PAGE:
Papers by Author: Keith Worden

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Authors: Andrew Spencer, Keith Worden, Gareth Pierce
Abstract: When a metal or composite structure begins to fail, for example due to high cycle fatigue, acoustic emissions caused by the propagation of cracks give rise to bursts of ultrasonic waves travelling through the structure. The health of a structure can be monitored by means of sensors which detect these waves. Acoustic emissions are often generated in experiments by breaking a pencil lead against the surface of the structure in a standardised way but the forces that this imparts are not well understood at present. A Local Interaction Simulation Approach (LISA) algorithm has been implemented to simulate the propagation of ultrasonic waves. This code has been validated against experiments in previous work and has been shown to accurately reproduce the propagation of Lamb waves (including reflections and dispersion etc.) within thin-plate like structures. This paper deals with the use of the LISA code to characterise the forces associated with standard pencil lead breaks. The displacement due to waves emanating from a break is measured and a Differential Evolution (DE) optimisation scheme is used to find the optimal profile of forcing to match the simulation with experiment.
Authors: Rhys Pullin, James J. Hensman, Karen M. Holford, Keith Worden, S.L. Evans
Abstract: Acoustic emission monitoring was completed on a painted aerospace grade steel landing gear component undergoing fatigue loading until rupture. A post-test linear location analysis of the collected signals revealed eleven groups where high activity (greater than 2000 hits) occurred within a defined location, three of which corresponded in location to the position of fracture and final rupture of the specimen. Feature data, such as amplitude, rise-time, energy etc. were used to describe the identified signals in each group. A dimension reduction through principal component analysis of the feature data of all groups was performed. Results showed that high amplitude signals associated with four groups of signals arising from noise could be separated from the fracture groups. However four groups not associated with noise or the known positions of the fracture groups were not separable from the signals attributed to fractures. The paint layer of the specimen was removed and a magnetic particle investigation was completed that showed these four groups coincided with regions of additional fracture in the component.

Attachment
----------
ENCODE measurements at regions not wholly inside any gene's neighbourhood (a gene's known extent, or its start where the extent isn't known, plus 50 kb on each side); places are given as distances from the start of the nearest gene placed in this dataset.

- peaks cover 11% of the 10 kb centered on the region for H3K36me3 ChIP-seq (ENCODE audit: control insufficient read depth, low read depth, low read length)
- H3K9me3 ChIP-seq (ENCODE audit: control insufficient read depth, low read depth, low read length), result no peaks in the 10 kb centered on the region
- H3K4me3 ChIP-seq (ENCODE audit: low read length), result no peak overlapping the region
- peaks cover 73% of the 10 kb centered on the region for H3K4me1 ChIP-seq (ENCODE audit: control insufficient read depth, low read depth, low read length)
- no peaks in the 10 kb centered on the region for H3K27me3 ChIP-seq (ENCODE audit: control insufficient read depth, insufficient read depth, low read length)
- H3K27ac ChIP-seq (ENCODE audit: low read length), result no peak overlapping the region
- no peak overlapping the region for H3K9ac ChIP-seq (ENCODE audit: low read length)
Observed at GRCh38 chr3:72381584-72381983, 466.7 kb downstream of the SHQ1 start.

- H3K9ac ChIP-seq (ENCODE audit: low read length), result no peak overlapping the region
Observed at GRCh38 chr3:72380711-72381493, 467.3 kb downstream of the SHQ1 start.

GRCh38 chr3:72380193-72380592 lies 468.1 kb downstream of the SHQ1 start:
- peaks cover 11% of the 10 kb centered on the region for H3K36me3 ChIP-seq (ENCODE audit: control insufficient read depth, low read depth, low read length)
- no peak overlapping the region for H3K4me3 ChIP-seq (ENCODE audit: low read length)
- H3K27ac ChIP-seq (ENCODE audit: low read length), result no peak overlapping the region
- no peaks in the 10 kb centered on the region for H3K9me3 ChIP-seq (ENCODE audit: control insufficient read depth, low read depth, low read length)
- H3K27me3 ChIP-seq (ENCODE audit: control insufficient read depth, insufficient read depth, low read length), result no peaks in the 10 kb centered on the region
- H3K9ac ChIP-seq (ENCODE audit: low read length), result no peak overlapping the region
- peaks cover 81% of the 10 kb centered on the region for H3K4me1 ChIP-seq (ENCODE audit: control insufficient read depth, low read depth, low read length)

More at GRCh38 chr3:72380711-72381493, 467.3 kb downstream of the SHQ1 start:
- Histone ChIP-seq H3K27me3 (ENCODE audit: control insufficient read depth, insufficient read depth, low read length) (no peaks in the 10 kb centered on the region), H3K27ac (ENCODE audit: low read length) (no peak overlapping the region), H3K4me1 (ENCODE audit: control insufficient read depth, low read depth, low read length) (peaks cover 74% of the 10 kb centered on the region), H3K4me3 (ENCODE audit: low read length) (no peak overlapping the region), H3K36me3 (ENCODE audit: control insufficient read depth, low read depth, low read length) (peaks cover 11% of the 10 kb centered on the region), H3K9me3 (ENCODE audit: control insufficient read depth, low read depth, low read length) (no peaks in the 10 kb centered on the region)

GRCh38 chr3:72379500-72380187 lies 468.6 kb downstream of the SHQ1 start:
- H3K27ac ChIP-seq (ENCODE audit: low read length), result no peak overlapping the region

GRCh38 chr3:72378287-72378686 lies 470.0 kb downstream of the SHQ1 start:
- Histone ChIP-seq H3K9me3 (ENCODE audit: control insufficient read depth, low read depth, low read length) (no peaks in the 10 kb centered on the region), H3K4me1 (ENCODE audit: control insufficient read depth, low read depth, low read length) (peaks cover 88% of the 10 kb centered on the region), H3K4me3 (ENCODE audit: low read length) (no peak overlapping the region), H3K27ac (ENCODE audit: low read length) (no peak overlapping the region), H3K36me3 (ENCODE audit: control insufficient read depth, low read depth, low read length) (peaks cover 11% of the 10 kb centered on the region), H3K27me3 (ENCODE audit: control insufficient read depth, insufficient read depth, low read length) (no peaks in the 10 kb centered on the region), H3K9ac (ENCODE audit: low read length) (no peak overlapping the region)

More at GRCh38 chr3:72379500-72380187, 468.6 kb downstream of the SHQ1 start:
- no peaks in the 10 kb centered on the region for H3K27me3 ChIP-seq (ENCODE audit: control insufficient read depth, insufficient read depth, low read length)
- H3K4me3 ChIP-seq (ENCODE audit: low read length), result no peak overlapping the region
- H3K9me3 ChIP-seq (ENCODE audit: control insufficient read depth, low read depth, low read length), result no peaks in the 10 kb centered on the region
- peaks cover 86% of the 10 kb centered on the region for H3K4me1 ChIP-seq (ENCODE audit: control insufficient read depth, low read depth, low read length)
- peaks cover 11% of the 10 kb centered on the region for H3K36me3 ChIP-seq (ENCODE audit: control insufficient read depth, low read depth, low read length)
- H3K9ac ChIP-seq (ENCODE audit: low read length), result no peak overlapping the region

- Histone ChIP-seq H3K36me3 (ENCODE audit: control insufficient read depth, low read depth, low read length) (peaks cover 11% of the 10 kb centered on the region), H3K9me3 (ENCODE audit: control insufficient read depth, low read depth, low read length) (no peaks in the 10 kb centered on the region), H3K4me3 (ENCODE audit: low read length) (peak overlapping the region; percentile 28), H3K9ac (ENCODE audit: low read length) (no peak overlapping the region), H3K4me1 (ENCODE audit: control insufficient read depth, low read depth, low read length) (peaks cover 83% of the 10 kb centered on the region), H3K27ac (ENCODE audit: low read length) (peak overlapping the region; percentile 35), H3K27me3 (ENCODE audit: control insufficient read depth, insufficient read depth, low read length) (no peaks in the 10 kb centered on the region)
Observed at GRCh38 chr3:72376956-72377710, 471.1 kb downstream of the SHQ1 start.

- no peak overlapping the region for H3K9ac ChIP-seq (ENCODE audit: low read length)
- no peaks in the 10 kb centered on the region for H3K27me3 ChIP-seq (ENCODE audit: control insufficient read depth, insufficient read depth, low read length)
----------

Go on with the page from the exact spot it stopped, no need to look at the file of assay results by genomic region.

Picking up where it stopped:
Authors: Rhys Pullin, Mark J. Eaton, James J. Hensman, Karen M. Holford, Keith Worden, S.L. Evans
Abstract: This work forms part of a larger investigation into fracture detection using acoustic emission (AE) during landing gear airworthiness testing. It focuses on the use of principal component analysis (PCA) to differentiate between fracture signals and high levels of background noise. An artificial acoustic emission (AE) fracture source was developed and additionally five sources were used to generate differing AE signals. Signals were recorded from all six artificial sources in a real landing gear component subject to no load. Further to this, artificial fracture signals were recorded in the same component under airworthiness test load conditions. Principal component analysis (PCA) was used to automatically differentiate between AE signals from different source types. Furthermore, successful separation of artificial fracture signals from a very high level of background noise was achieved. The presence of a load was observed to affect the ultrasonic propagation of AE signals.
Authors: M.T.H. Sultan, Alma Hodzic, W.J. Staszewski, Keith Worden
Abstract: The ultimate objective of the current programme of work is to detect and quantify low-velocity impact damage in structures made from composite materials. There are many situations in the use of composites where an impact does not result in perforation of the material but causes damage that may not be visible, yet still causes a substantial reduction in structural properties. Impacts that do not cause perforation are usually termed low-velocity. When a composite structure undergoes such impacts, it is important to know the type and level of damage and assess the residual strength. In this study, following a systematic series of experiments on the induction of impact damage in composite specimens, Scanning Electron Microscopy (SEM) was used to inspect the topographies of the specimens at high magnification. Matrix cracking, fibre fracture, fibre pullout and delamination were the types of damage observed in the composite laminates after the low-velocity impacts. The study also conducted a (very) preliminary correlation between the damage modes and the impact energy.